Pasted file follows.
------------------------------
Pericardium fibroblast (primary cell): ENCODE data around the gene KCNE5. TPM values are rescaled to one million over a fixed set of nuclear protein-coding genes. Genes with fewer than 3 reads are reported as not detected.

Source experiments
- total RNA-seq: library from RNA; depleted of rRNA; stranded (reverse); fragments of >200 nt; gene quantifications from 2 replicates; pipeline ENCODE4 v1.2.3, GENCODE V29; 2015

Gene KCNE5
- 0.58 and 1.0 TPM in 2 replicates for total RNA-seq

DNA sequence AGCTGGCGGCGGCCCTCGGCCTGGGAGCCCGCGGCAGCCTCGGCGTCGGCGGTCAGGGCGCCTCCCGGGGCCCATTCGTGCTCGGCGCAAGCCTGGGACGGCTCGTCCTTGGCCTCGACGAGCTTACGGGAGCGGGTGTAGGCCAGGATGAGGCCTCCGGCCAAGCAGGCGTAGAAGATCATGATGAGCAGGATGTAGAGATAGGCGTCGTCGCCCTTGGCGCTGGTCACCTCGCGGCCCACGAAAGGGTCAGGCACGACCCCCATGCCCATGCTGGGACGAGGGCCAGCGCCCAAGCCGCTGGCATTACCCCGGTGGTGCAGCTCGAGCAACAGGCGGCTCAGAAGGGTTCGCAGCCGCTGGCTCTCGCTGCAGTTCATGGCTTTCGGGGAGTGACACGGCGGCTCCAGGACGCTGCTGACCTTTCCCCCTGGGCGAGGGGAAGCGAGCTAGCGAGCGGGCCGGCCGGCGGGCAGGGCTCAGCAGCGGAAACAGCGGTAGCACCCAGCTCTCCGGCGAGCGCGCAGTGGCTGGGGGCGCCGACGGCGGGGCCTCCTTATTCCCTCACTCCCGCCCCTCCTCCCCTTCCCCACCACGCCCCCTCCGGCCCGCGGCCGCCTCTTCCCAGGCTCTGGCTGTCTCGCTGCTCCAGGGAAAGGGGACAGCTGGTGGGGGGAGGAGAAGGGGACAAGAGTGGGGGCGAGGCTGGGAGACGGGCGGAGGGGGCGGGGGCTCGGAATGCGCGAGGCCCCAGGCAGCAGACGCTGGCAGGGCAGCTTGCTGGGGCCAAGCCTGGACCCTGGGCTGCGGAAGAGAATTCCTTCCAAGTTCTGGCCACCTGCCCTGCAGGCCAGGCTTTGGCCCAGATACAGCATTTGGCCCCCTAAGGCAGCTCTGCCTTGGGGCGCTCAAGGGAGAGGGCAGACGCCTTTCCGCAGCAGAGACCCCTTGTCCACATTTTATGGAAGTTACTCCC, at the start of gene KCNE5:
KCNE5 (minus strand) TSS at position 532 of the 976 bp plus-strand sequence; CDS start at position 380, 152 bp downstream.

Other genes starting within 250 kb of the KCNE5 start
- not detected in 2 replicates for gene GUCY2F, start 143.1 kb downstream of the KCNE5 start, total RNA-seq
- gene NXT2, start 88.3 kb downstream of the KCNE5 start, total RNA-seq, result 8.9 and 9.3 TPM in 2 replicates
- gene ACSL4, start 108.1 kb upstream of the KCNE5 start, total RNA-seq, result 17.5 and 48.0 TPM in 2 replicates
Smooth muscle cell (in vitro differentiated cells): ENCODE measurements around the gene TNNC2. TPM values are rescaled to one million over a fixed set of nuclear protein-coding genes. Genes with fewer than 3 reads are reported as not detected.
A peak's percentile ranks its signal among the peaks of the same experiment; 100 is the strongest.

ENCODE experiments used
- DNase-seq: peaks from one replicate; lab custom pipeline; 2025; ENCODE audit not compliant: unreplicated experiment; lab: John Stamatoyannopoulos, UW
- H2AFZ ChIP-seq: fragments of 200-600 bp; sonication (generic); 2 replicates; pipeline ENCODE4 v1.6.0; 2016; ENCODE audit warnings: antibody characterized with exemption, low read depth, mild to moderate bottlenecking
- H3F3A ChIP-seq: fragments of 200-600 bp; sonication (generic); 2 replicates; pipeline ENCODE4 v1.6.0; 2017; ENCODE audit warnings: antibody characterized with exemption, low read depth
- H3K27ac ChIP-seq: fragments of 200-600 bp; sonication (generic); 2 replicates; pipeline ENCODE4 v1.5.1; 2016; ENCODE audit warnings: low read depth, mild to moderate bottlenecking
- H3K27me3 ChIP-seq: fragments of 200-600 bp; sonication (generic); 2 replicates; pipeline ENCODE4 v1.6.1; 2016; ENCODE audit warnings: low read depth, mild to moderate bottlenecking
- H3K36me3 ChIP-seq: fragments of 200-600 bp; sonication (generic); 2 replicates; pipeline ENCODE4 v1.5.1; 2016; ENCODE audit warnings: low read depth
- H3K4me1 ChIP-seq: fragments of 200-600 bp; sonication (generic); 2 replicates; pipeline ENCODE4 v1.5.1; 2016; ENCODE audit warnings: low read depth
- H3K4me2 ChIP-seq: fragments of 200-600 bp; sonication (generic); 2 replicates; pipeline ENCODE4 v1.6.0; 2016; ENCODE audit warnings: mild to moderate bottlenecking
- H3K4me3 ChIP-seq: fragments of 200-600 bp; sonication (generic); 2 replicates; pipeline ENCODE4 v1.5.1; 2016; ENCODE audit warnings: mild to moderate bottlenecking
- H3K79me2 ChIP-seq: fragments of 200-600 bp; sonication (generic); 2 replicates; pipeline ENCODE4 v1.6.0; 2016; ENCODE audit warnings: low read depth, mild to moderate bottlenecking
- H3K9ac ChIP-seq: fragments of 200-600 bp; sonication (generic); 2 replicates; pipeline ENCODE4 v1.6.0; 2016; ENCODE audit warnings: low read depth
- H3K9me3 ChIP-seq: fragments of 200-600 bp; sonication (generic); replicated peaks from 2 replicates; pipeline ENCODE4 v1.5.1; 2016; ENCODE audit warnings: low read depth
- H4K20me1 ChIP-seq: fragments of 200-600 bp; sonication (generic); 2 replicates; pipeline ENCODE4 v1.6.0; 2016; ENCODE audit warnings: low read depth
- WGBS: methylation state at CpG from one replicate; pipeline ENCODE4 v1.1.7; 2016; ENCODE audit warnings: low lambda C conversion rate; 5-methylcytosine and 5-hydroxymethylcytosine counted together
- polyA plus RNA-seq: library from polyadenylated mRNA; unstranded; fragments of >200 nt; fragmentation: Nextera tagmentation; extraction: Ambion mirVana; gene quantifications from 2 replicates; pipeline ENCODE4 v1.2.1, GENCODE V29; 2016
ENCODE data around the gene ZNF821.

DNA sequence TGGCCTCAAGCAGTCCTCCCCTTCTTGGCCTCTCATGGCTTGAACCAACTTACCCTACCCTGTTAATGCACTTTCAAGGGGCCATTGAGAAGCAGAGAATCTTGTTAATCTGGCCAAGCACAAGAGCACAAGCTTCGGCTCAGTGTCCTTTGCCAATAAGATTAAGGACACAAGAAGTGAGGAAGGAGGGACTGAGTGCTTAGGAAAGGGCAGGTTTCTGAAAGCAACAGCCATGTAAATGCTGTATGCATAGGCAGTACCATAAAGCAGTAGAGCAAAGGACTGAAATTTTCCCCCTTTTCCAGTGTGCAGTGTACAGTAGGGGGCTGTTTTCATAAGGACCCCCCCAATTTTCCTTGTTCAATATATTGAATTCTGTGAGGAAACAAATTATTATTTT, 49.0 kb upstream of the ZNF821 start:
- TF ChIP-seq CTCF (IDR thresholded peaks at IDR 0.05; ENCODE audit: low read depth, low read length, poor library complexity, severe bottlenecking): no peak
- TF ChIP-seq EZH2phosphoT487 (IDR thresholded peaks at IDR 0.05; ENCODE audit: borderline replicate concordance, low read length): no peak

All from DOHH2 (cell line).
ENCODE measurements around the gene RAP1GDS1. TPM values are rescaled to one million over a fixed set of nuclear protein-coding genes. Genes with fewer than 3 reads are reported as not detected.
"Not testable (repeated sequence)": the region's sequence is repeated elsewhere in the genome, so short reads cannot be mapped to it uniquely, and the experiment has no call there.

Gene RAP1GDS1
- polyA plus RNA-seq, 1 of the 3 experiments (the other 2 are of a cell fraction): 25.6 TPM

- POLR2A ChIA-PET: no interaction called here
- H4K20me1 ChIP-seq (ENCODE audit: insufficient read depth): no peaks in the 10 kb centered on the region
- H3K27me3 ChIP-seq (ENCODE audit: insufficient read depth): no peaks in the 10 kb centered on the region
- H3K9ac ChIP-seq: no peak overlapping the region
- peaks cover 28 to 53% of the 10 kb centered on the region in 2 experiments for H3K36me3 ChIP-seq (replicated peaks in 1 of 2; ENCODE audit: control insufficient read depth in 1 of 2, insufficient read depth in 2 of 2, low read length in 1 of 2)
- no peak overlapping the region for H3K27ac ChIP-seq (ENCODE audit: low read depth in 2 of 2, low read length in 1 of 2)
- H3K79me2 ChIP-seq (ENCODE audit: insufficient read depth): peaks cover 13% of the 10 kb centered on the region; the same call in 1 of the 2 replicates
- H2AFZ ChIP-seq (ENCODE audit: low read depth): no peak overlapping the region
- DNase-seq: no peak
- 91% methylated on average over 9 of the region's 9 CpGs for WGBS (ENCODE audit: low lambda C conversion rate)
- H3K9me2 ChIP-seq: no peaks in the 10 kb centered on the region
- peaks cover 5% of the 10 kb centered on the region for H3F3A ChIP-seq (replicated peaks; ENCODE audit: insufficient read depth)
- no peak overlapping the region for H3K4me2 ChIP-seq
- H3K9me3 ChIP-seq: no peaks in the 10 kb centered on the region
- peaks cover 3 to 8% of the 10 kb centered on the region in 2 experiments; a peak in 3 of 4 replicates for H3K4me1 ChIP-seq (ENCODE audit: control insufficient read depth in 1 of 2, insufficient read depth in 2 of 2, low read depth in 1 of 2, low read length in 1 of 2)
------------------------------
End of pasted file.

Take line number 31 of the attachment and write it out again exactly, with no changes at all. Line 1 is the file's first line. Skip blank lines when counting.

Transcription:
DNA sequence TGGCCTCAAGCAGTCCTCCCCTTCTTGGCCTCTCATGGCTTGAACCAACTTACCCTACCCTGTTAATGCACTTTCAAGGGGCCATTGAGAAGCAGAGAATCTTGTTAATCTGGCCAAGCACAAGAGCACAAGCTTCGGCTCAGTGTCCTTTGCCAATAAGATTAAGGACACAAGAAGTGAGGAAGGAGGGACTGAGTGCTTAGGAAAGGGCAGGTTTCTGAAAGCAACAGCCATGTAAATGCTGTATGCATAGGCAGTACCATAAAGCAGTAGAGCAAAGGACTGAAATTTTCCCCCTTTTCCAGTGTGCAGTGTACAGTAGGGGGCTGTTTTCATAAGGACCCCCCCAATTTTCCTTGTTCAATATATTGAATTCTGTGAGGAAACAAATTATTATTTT, 49.0 kb upstream of the ZNF821 start: